OP-EDS

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March 2, 2007

We're worth more than our MCAT scores

At what point, exactly, between the Monica fiasco going down and the Katrina crisis swallowing Bush’s approval ratings did higher education become the New York Stock Exchange? Consensus always had it that the Ivies were trading high, the state schools were drinking well, and the University of Chicago was molding elite young minds—by beating them into submission.

In an insincere spirit of fairness, the contemporary phenomenon of quantifying institutions of higher learning has given lesser-known schools the degree of public attention which they rightfully deserve. Disconcertingly, however, the current infestation of rankings headed up by the spontaneously authoritative U.S. News & World Report has rendered even the most nauseatingly self-assured of universities more

self-conscious than a resident of Hollywood and Vine who doesn’t sleep much anymore.

Mirroring NCAA Division I sports teams, college admissions boards have commenced to recruit the superficially most promising players so as to start the season at the top of the polls. This ridiculous numbers game is most appalling on the graduate level. Seeking to boost their portfolios for future investors, grad programs, like spring-breakers, are only concerned about scoring these days. On the home front, Pritzker Medical School has recently refocused its admissions policy to court MCAT scores in the lofty 39s and 40s range to elevate its stock price.

Pritzker at least claims to be looking for more than the inanimate and ill-bathed, mastered solely in the sullen art of regurgitating vast quantities of information vaguely associated with the biological sciences.

The admissions board elegizes in cadent verse: “The most critical ingredient of our success is the quality of the students themselves. Here at the University of Chicago Pritzker School of Medicine, you will find a student body whose boundless enthusiasm for learning, service, investigation, and science is matched only by its enthusiasm for teamwork, friendship, and making the most of the great city of Chicago.” Naturally, the sacrosanct recycled paper sheets of the MCAT invariably ensure that only students perfectly satisfying these strict criteria end up wearing Pritzker stethoscopes, writing illegibly on Pritzker documentation, and invoking Pritzker’s namesake in downtown Chicago nightclubs.

Most likely, highly sophisticated studies by Pritzker’s generously compensated PR firm have unequivocally demonstrated that applicants scrounging around the mid- to lower-30s lack any motivation whatsoever for “learning, service, investigation, science, teamwork, friendship” and, needless to say, the mentality necessary to blossom emotionally and professionally in “the great city of Chicago.”

Since choice MCAT scores seemingly indicate such crucial personal and intellectual traits, perhaps the test should be incorporated into other realms of society as well. I uncompromisingly would neither trust nor endorse the employment of an insurance claims adjuster anywhere short of “boundlessly enthusiastic” about “teamwork,” a parking enforcement officer indifferent about “friendship,” or a CTA bus driver apathetic about “making the most of the great city of Chicago.” Through more universal implementation of the MCAT, such hazards could be gracefully and insensitively precluded.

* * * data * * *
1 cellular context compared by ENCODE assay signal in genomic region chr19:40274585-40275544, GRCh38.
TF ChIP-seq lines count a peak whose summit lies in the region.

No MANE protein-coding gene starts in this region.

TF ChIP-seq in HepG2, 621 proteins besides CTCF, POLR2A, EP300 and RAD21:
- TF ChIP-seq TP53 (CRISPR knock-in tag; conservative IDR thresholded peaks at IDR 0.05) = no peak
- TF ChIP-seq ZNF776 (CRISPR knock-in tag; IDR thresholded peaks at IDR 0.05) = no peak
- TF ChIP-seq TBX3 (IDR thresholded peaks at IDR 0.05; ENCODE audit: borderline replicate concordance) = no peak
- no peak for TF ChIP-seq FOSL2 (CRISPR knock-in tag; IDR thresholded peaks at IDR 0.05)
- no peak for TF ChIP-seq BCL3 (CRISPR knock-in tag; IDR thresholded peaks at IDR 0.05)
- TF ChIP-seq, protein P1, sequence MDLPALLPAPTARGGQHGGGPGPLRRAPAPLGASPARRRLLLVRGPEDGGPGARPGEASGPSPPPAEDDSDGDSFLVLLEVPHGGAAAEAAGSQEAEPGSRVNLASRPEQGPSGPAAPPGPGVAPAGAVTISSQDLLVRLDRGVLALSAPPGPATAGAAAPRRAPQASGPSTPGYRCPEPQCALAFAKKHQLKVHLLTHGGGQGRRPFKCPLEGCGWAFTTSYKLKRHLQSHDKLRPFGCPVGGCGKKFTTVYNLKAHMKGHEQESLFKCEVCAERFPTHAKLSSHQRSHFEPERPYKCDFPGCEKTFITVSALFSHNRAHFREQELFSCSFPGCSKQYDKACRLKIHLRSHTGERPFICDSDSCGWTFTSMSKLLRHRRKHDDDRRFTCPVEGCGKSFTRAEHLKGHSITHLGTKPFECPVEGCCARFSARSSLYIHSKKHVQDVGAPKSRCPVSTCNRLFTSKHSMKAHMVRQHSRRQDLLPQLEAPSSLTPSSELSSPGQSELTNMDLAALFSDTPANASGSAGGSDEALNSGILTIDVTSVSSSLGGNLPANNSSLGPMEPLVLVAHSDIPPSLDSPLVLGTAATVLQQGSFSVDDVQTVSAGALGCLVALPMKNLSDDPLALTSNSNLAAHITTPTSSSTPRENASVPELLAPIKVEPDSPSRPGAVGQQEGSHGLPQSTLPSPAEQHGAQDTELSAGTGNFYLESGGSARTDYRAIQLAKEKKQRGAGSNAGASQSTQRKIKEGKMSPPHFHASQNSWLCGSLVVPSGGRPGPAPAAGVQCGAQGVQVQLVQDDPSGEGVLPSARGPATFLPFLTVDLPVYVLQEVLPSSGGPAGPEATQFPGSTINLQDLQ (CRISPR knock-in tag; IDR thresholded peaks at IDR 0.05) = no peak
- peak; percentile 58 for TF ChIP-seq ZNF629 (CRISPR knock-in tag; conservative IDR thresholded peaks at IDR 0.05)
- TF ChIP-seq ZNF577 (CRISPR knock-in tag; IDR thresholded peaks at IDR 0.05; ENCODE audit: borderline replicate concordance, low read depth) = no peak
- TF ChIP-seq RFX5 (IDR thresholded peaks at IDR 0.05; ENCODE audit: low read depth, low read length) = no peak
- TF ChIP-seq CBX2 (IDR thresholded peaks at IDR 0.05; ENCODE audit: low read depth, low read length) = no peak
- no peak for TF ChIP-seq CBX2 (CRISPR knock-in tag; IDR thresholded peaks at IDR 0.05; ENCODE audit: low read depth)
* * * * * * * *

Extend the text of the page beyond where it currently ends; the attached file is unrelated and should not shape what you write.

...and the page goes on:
Realistically, recalling the previous list of characteristics Pritzker attributes to its students, not a single one can be even remotely ascertained by a mental gauntlet such as the MCAT. Standardized tests will always verify subjective competence more accurately than they will ever validate objective excellence. Some charismatic, compassionate applicant who also came, saw, and conquered the MCAT surely exists out there.

The champion will proceed to ride around the ivory halls of Johns Hopkins Medical Center someday on a white horse as healer and friend alike, disinterested in the hospital’s bureaucratic upward mobility, discouraging the sponsorship of designer pharmaceuticals. Assuming such an enviable figure to be the glorious exception, more often than not the MCAT upper echelon does not seem to possess the most developed interpersonal or motor skills. Raising the bar to heights as daunting as these, does Pritzker not run the risk of graduating a legion of pathologically meticulous, chronically twitching drones far better suited to haunt the ranks of the IRS?

Perhaps I am missing some intricate connection worthy of an Alejandro Gonzalez Inarritu movie in my logic. Perhaps the acceptance of an applicant with a higher score catalyzes some triumphant chain of events. Possibly, by bolstering the overall ranking of the medical school ,the drones, in turn, attract the powerhouse grants that ultimately lead to the most groundbreaking of medical discoveries. In the absence of such beneficent harmony within the scholastic-commercial complex, is it not the obligation of an internationally recognized school of medicine such as Pritzker to imbue the medical community with young doctors as passionate as they are technically adept?

While no medical school can ignore the exigencies of the capitalistic business model, strategically selling out to the highest bidders seems overly pessimistic. I suppose I should step off my podium now to make room for the auctioneers outside the revolving doors of so-called teaching hospitals across America.